Publications by authors named "Jaakko M Piitulainen"

9 Publications

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Biomaterial and implant induced ossification: in vitro and in vivo findings.

J Tissue Eng Regen Med 2020 08 8;14(8):1157-1168. Epub 2020 Jul 8.

International Clinical Research Center of St. Anne's University Hospital Brno, Brno, Czech Republic.

Material-induced ossification is suggested as a suitable approach to heal large bone defects. Fiber-reinforced composite-bioactive glasses (FRC-BGs) display properties that could enhance the ossification of calvarial defects. Here, we analyzed the healing processes of a FRC-BG implant in vivo from the perspective of material-induced ossification. Histological analysis of the implant, which was removed 5 months after insertion, showed the formation of viable, noninflammatory mesenchymal tissue with newly-formed mineralized woven bone, as well as nonmineralized connective tissue with capillaries and larger blood vessels. The presence of osteocytes was detected within the newly generated bone matrix. To expand our understanding on the osteogenic properties of FRC-BG, we cultured human adipose tissue-derived mesenchymal stromal cells (AD-MSCs) in the presence of two different BGs (45S5 and S53P4) and Al O control. AD-MSCs grew and proliferated on all the scaffolds tested, as well as secreted abundant extracellular matrix, when osteogenic differentiation was appropriately stimulated. 45S5 and S53P4 induced enhanced expression of COL2A1, COL10A1, COL5A1 collagen subunits, and pro-osteogenic genes BMP2 and BMP4. The concomitant downregulation of BMP3 was also detected. Our findings show that FRC-BG can support the vascularization of the implant and the formation of abundant connective tissue in vivo. Specifically, BG 45S5 and BG S53P4 are suited to evoke the osteogenic potential of host mesenchymal stromal cells. In conclusion, FRC-BG implant demonstrated material-induced ossification both in vitro and in vivo.
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http://dx.doi.org/10.1002/term.3056DOI Listing
http://www.ncbi.nlm.nih.gov/pmc/articles/PMC7496445PMC
August 2020

A large calvarial bone defect in a child: osteointegration of an implant.

World Neurosurg 2019 Jan 23. Epub 2019 Jan 23.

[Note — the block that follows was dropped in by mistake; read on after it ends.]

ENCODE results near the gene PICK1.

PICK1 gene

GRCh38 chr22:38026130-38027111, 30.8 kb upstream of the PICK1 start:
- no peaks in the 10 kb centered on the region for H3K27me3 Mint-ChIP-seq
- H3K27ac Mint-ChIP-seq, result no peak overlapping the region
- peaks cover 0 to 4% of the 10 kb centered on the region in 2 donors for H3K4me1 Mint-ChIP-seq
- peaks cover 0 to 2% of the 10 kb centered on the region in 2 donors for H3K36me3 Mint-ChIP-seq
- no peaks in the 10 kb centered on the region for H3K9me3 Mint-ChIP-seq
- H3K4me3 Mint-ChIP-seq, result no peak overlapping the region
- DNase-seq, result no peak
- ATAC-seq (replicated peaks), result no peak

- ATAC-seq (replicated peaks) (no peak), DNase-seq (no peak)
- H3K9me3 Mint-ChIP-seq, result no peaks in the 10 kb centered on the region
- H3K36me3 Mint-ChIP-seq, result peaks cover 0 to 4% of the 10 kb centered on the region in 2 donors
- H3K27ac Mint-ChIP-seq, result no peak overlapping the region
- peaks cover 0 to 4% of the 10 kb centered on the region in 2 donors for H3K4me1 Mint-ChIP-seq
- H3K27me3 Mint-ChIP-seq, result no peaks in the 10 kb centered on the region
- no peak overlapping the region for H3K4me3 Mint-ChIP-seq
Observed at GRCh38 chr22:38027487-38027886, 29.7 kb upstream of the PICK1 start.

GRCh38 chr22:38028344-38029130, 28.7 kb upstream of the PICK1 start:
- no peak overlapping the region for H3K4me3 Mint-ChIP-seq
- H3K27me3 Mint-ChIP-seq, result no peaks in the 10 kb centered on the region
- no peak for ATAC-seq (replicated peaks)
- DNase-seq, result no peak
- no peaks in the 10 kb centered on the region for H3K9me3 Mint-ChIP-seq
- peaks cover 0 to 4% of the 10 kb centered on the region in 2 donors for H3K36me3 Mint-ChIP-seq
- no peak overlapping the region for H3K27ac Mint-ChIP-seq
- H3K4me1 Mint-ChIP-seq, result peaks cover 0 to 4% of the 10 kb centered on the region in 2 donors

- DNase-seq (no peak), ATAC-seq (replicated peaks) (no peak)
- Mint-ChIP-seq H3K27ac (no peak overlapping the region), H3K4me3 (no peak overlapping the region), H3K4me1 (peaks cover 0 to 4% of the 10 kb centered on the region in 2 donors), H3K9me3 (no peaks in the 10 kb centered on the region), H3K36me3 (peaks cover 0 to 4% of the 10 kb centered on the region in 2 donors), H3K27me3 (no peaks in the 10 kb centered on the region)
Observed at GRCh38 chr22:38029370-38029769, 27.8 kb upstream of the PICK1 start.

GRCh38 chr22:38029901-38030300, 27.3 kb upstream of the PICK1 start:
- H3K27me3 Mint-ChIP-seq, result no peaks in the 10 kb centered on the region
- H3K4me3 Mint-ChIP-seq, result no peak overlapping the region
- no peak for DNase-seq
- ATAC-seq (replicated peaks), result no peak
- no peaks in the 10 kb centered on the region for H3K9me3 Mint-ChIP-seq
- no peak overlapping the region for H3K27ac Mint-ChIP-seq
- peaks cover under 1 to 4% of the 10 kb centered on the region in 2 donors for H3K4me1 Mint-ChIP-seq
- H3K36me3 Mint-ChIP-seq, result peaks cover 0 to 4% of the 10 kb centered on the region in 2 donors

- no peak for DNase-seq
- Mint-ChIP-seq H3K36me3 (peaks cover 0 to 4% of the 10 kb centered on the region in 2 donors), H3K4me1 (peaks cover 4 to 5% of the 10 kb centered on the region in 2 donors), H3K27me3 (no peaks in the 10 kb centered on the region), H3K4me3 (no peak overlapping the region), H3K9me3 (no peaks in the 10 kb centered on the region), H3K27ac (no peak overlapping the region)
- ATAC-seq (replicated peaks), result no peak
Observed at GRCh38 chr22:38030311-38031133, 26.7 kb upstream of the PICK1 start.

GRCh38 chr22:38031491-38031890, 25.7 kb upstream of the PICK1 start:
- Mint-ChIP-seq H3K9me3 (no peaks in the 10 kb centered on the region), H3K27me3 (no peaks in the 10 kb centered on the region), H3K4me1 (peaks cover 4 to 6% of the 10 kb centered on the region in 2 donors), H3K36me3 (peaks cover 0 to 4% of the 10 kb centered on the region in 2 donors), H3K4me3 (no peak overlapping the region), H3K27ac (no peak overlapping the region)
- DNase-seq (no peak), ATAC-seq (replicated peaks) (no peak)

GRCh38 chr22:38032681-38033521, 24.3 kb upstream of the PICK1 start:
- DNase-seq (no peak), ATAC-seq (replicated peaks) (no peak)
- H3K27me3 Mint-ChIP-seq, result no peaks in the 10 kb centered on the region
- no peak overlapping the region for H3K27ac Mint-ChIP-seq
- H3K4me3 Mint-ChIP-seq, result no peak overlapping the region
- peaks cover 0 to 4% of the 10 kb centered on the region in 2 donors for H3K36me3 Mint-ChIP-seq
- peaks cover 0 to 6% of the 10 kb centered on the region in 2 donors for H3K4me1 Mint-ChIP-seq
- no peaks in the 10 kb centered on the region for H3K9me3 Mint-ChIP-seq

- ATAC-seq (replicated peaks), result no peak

Department of Children and Adolescents, Oulu University Hospital, Oulu, Finland; PO Box 23, 90029 OYS, Finland; Medical Research Center Oulu, and PEDEGO Research Unit, University of Oulu, Oulu, Finland.

Background: This is an original report describing the long-term follow-up outcome of a cranioplasty. A large calvarial bone defect of a child was reconstructed with a bioactive and biostable non-metallic implant.

Case Description: This is a case study of a young child with an infantile fibrosarcoma of occipital bone. The malignancy in an occipital bone was removed from a child of 2.5 years of age, and the defect site was reconstructed with an on-lay glass fibre-reinforced composite - bioactive glass implant. After 5 years and 7 months, the follow-up examination showed no signs of a recidive. During the follow-up period, the contour of the reconstructed area followed skull anatomical development. Computed tomography demonstrated considerably large areas (approximately 70 % of the total area) of bone on-growth to the peridural surface of the implant.

Conclusions: In the future, a synthetic cranioplasty material that is capable to integrate with cranial bone may be considered superior to cryopreserved bone grafts in younger age groups.
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http://dx.doi.org/10.1016/j.wneu.2019.01.028DOI Listing
January 2019

Predictors of primary autograft cranioplasty survival and resorption after craniectomy.

J Neurosurg 2018 May 1:1-8. Epub 2018 May 1.

6Department of Biomaterials Science, Institute of Dentistry, University of Turku and City of Turku, Welfare Division, Turku.